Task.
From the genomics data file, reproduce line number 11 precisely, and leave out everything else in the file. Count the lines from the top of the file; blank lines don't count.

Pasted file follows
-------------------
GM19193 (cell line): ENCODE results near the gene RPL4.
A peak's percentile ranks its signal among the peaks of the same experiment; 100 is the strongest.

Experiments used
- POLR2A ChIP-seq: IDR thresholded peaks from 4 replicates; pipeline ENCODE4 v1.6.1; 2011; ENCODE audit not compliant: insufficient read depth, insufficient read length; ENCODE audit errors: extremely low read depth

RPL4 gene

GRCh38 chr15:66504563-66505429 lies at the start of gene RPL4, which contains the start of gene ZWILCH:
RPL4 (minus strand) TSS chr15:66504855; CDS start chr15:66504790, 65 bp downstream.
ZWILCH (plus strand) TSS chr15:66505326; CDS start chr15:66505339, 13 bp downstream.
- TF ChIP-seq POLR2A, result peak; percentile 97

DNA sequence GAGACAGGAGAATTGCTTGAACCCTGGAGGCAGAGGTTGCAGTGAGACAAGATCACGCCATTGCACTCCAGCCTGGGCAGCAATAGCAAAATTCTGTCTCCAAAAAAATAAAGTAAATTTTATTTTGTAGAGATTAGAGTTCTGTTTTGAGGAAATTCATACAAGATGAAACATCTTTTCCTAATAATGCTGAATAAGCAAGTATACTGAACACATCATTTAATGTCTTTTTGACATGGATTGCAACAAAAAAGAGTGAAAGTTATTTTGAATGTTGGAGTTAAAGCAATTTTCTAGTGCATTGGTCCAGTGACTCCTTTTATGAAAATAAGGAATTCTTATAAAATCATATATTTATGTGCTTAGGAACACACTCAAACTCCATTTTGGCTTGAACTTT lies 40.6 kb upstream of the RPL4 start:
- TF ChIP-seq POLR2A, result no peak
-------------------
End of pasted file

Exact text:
- TF ChIP-seq POLR2A, result no peak